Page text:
Thursday, March 08, 2007

The end of parliament

As expected, the House of Commons has voted to get rid of the House of Lords and NuLabour has finally delivered the killer blow to the British Constitution with the decision to back a wholly elected second chamber. I know this has considerable support amongst the electorate too - with claims that this is democracy in action - but I am one of those who strongly disagree and I'd like to explain why.

Check and balance

First of all, one of the purposes of the Lords is to hold the Commons to account. It is the principal "check and balance" that prevents a democratically elected government turning into a democratically elected dictatorship - particularly when that government has a large majority, but also at other times too. Since 1997, it has only been through the diligence and persistence of the Lords that NuLabour has been reigned in and prevented from wreaking considerably more harm to our nation that it has done so far. What last night's vote constitutes is the Commons effectively voting to get rid of the body that regulates it. The analogies are obvious. It's like the newspapers voting to get rid of the Press Complaints Commission, or schools voting to abolish Ofsted. Less obviously, it's like Chelsea voting to get rid of Manchester United.

Democratic deficit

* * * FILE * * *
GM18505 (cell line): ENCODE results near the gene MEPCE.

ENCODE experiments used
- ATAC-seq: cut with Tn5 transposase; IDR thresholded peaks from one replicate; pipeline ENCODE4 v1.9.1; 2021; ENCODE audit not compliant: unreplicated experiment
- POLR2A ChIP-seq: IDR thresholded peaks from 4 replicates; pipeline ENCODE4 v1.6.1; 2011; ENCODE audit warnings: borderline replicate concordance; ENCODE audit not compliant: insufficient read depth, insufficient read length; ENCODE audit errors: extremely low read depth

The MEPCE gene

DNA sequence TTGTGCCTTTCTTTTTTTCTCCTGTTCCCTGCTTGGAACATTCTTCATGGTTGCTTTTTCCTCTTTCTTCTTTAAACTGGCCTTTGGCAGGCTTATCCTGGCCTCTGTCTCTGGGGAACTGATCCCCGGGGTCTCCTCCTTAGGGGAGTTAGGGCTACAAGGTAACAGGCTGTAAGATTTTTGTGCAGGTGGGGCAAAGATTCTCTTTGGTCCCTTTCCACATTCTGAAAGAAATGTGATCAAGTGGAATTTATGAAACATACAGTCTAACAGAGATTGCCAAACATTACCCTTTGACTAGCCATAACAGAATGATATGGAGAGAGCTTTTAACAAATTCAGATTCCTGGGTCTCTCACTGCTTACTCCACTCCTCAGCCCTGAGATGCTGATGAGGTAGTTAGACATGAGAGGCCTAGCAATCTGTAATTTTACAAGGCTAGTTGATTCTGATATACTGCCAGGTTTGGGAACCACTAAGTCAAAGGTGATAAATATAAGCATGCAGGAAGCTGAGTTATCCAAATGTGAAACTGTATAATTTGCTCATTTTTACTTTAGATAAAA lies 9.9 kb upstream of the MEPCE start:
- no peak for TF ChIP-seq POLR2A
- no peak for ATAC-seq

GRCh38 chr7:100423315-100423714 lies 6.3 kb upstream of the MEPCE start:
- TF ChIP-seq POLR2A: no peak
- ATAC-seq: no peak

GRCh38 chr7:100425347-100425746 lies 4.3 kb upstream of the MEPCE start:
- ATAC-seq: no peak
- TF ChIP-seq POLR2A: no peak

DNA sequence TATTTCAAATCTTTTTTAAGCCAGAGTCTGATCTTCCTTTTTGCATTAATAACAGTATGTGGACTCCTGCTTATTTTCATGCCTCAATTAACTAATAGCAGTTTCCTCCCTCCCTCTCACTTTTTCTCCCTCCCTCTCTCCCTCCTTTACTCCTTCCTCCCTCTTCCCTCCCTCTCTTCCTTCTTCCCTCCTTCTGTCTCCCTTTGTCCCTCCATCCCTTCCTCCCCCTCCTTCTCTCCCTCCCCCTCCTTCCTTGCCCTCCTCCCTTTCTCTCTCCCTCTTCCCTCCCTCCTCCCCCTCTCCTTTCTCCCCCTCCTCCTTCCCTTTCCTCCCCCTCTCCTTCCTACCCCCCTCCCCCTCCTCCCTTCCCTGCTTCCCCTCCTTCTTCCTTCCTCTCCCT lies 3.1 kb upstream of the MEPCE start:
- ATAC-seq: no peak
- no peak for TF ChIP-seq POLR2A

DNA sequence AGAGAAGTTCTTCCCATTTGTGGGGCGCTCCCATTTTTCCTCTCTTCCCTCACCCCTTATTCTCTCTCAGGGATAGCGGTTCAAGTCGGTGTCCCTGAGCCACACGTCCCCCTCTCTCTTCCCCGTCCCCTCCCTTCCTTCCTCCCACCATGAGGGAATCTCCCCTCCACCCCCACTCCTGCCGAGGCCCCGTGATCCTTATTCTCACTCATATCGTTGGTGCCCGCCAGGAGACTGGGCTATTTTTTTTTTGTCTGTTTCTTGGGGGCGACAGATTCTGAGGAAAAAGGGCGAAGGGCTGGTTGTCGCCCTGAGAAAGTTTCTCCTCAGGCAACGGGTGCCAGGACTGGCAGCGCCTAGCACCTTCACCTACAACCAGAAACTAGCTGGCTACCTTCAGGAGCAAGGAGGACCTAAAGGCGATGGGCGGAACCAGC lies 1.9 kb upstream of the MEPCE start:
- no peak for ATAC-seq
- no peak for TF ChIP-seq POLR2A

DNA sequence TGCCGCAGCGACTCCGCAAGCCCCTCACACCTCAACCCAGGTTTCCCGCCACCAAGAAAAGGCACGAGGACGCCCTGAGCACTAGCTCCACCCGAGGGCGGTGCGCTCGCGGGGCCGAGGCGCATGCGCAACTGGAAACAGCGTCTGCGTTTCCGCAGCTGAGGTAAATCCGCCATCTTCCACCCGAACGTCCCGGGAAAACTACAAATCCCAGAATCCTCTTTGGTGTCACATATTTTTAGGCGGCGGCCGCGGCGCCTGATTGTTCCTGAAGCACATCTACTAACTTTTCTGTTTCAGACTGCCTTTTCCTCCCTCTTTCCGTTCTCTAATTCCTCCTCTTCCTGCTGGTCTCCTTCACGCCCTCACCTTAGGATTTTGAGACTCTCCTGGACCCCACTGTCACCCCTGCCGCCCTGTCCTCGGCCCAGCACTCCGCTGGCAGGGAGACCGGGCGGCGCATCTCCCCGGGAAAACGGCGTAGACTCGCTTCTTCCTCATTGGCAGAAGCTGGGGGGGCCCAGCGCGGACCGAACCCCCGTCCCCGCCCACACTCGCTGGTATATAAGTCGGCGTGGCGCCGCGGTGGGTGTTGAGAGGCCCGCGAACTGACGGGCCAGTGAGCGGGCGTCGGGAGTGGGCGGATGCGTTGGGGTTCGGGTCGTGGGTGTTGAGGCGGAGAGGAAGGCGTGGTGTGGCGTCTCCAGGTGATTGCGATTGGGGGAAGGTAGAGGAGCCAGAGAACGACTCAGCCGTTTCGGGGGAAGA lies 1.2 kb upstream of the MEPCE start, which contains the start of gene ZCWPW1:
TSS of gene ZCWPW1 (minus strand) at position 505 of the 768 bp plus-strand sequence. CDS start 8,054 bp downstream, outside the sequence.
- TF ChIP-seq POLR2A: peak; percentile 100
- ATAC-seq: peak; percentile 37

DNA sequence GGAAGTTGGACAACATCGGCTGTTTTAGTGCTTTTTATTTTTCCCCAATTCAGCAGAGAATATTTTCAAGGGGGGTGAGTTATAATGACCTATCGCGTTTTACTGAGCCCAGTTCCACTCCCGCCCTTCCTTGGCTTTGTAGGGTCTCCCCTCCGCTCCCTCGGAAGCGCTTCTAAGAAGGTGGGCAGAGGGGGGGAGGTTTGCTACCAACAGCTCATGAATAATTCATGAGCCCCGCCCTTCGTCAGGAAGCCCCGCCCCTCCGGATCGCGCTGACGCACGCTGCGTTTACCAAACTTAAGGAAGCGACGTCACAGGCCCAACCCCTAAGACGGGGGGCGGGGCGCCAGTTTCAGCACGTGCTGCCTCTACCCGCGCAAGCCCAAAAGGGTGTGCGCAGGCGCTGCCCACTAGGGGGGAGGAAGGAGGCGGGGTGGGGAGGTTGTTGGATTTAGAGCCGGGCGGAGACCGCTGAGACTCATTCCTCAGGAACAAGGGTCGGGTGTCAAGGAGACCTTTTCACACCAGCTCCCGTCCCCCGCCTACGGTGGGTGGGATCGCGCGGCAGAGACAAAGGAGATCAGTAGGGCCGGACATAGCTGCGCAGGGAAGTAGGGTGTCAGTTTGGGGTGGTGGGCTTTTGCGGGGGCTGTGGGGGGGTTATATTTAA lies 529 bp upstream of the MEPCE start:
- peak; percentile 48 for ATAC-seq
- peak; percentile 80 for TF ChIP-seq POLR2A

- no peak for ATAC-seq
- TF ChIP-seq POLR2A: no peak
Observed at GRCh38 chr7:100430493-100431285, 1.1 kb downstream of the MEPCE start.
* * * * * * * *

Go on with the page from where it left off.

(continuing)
Secondly, it seems incredible to me that at a time when there is more and more disillusionment amongst the electorate with the democratic system with lower and lower turnouts for ever increasing votes, that the proposal is to increase that disillusionment. There are various theories as to why people are not bothering to vote any more - makes no difference, they're all the same, too remote, out of touch, no real power, not truly accountable and so on - and virtually all of them will apply to the elections for the second chamber. We already have local elections, European parliament elections and General Elections where voter turnout is so low that the democratic label can hardly be applied. and the party in power governs even though it wins less than 40% of the vote on the day and barely a quarter of the electorate voted for it. And yet it enjoys a significant majority in government. That's OK, though, because, at the moment, we have a second chamber that puts a brake on any attempt to abuse that power. That will go when it becomes an elected chamber.

Party influence